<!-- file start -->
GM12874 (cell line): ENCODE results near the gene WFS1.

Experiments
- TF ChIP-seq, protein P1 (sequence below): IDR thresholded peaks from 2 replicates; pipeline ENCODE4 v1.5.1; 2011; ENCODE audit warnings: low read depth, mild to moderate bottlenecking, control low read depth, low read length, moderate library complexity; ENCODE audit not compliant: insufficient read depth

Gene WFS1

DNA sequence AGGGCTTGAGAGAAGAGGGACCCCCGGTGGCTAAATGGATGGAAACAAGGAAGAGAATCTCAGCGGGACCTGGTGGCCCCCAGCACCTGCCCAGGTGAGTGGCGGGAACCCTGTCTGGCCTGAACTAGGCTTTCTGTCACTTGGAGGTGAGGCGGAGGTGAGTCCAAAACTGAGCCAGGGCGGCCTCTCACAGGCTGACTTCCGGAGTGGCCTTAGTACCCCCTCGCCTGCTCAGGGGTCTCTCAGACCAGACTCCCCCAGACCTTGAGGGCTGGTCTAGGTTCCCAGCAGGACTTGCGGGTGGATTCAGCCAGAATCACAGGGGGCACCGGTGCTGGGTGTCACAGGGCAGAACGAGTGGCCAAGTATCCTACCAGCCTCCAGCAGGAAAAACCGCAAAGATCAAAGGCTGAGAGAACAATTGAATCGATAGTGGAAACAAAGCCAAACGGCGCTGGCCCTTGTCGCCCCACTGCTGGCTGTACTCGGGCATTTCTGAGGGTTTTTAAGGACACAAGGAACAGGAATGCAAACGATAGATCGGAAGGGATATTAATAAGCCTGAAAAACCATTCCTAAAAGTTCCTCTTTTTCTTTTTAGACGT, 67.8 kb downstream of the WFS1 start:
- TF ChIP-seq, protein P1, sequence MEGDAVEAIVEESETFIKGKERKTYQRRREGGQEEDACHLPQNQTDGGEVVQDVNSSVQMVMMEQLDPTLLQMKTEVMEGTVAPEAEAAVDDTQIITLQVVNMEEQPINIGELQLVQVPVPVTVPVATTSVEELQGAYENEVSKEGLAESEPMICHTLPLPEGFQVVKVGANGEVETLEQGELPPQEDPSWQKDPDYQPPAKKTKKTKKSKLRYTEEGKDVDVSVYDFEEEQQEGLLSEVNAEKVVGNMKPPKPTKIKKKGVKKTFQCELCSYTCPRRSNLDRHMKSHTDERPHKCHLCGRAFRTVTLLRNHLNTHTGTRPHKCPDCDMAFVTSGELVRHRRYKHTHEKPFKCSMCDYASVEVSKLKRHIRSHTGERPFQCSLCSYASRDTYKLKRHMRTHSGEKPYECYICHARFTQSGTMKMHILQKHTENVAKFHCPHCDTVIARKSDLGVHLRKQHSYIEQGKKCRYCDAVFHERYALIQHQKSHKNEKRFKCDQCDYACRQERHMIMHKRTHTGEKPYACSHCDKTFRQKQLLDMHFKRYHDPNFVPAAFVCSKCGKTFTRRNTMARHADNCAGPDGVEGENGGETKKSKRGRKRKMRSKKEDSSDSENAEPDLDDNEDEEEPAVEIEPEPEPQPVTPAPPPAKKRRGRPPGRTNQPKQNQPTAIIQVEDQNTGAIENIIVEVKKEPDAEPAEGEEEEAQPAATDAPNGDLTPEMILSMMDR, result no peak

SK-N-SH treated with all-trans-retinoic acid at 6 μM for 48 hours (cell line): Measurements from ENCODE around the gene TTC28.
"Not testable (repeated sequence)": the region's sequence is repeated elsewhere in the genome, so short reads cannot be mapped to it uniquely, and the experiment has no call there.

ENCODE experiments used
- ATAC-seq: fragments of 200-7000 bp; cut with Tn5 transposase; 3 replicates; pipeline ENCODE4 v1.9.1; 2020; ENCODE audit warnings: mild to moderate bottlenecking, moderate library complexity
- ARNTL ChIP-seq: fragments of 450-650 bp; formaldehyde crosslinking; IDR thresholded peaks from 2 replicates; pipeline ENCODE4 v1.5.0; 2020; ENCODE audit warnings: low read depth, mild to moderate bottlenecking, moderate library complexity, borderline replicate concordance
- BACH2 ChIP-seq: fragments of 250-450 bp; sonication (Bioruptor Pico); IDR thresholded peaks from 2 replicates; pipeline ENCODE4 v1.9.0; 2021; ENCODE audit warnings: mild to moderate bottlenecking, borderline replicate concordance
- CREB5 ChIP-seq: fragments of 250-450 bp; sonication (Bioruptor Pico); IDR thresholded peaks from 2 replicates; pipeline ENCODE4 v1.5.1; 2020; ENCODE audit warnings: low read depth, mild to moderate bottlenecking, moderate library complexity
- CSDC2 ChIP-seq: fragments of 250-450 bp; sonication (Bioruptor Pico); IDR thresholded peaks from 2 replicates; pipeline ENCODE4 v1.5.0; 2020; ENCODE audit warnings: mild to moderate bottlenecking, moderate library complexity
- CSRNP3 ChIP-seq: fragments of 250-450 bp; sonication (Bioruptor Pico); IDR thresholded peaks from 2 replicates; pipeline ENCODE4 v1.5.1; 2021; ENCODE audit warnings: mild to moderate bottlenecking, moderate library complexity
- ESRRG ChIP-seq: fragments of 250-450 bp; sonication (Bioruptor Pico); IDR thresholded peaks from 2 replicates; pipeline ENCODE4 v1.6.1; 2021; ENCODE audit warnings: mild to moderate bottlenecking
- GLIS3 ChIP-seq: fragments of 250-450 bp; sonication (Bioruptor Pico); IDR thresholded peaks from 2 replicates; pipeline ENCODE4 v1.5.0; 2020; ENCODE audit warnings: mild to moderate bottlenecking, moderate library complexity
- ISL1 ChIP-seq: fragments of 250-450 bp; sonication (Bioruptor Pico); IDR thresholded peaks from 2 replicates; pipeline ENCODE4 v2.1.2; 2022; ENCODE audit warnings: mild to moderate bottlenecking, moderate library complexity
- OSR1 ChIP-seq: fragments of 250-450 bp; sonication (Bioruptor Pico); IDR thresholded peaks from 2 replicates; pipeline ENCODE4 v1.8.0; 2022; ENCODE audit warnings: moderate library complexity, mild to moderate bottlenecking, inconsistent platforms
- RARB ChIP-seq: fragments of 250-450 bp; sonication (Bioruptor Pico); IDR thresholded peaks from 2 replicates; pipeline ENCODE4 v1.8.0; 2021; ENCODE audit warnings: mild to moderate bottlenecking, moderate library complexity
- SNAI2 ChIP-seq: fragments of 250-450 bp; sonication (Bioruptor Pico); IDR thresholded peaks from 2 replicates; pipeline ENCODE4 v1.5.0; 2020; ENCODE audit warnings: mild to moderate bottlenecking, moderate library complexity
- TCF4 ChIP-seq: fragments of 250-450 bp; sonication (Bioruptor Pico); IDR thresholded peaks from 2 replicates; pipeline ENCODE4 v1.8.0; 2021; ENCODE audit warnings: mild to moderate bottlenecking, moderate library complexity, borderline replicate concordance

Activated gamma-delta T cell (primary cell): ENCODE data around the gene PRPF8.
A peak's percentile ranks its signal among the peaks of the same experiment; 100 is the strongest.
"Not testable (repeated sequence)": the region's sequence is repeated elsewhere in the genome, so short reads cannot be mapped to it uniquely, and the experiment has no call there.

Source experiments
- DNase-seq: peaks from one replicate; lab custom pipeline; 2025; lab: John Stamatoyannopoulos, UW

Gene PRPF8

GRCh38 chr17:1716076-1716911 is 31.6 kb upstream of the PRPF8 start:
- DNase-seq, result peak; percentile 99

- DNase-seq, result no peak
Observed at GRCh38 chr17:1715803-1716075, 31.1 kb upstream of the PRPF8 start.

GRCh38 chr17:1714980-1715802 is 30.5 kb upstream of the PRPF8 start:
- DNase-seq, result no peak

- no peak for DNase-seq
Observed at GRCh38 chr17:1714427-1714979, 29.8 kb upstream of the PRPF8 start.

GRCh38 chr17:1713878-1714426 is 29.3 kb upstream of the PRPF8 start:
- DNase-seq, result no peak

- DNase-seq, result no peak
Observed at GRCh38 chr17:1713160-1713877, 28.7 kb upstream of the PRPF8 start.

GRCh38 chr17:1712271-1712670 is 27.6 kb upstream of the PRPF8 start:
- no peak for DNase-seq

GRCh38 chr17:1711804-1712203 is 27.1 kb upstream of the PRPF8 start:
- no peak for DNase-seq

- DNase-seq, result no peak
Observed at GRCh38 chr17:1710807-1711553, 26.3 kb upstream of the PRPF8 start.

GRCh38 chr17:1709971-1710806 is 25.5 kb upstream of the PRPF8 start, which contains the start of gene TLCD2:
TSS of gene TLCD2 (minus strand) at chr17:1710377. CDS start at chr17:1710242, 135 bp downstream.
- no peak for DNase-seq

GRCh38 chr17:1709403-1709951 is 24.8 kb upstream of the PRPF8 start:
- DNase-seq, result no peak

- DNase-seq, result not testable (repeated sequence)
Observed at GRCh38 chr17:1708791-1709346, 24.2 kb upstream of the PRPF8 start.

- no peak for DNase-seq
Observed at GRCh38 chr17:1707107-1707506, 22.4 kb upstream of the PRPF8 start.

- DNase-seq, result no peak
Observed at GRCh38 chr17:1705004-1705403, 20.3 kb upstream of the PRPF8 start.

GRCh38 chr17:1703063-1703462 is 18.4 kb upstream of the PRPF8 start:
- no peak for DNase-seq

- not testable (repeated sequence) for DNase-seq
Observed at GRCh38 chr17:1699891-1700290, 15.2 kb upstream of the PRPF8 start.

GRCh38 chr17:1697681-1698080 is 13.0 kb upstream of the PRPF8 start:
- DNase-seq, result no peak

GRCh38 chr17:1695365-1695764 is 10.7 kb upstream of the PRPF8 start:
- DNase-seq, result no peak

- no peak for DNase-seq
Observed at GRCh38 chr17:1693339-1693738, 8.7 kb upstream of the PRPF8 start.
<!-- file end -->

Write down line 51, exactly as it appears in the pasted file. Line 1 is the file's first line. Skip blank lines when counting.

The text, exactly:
- DNase-seq, result no peak